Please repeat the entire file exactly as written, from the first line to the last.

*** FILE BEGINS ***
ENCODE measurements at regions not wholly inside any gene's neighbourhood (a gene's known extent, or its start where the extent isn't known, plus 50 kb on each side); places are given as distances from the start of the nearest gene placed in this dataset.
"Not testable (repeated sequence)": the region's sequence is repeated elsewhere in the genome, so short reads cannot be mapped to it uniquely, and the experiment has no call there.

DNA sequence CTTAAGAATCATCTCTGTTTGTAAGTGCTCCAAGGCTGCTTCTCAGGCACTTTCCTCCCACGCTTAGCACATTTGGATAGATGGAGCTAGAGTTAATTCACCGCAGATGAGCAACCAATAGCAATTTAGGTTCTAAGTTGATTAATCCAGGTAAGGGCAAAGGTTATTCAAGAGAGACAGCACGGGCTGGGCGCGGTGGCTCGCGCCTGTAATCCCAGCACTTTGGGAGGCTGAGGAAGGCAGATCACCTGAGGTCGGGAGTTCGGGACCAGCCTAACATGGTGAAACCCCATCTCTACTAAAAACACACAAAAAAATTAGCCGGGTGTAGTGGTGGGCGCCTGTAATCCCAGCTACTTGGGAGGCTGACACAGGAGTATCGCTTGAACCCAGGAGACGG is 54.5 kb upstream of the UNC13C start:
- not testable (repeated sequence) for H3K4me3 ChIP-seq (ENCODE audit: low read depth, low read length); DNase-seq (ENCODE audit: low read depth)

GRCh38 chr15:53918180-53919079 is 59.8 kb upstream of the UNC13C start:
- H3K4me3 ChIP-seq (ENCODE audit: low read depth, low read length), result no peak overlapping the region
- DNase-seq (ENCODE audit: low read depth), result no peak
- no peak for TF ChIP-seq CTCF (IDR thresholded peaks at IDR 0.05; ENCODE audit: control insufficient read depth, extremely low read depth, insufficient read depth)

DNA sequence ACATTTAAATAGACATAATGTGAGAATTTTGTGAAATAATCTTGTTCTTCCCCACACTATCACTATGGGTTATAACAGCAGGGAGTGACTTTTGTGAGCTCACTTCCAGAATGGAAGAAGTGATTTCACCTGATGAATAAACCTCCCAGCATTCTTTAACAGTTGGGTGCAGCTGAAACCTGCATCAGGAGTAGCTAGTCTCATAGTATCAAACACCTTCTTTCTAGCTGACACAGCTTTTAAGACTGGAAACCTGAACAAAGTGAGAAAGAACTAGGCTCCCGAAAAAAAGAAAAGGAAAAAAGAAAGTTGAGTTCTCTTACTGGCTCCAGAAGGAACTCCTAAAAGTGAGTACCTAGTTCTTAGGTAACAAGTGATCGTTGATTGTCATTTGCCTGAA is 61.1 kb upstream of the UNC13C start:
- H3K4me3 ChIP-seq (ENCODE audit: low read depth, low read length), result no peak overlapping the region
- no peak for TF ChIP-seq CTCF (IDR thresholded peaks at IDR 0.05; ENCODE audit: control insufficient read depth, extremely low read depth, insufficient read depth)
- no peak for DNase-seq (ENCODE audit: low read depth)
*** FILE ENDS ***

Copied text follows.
ENCODE measurements at regions not wholly inside any gene's neighbourhood (a gene's known extent, or its start where the extent isn't known, plus 50 kb on each side); places are given as distances from the start of the nearest gene placed in this dataset.
"Not testable (repeated sequence)": the region's sequence is repeated elsewhere in the genome, so short reads cannot be mapped to it uniquely, and the experiment has no call there.

DNA sequence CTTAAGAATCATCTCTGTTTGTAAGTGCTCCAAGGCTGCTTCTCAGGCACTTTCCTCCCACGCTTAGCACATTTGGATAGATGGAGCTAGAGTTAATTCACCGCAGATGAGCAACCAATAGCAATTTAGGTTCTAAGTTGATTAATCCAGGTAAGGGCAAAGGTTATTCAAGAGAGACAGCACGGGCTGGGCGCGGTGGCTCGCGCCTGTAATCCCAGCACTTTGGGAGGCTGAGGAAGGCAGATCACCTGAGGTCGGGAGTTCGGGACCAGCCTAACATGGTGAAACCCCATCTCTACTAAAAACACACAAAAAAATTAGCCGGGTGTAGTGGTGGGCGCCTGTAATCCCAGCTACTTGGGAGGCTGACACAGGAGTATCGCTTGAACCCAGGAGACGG is 54.5 kb upstream of the UNC13C start:
- not testable (repeated sequence) for H3K4me3 ChIP-seq (ENCODE audit: low read depth, low read length); DNase-seq (ENCODE audit: low read depth)

GRCh38 chr15:53918180-53919079 is 59.8 kb upstream of the UNC13C start:
- H3K4me3 ChIP-seq (ENCODE audit: low read depth, low read length), result no peak overlapping the region
- DNase-seq (ENCODE audit: low read depth), result no peak
- no peak for TF ChIP-seq CTCF (IDR thresholded peaks at IDR 0.05; ENCODE audit: control insufficient read depth, extremely low read depth, insufficient read depth)

DNA sequence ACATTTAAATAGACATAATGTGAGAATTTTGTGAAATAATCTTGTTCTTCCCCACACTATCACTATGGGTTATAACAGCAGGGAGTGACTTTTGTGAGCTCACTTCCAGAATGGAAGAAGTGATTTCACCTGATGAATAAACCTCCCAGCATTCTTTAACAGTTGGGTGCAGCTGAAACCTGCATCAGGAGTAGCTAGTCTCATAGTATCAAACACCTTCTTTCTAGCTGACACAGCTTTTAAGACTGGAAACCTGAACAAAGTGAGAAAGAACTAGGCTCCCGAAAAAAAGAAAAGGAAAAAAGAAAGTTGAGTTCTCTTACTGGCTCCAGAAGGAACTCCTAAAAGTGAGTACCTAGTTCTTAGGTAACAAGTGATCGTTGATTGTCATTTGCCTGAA is 61.1 kb upstream of the UNC13C start:
- H3K4me3 ChIP-seq (ENCODE audit: low read depth, low read length), result no peak overlapping the region
- no peak for TF ChIP-seq CTCF (IDR thresholded peaks at IDR 0.05; ENCODE audit: control insufficient read depth, extremely low read depth, insufficient read depth)
- no peak for DNase-seq (ENCODE audit: low read depth)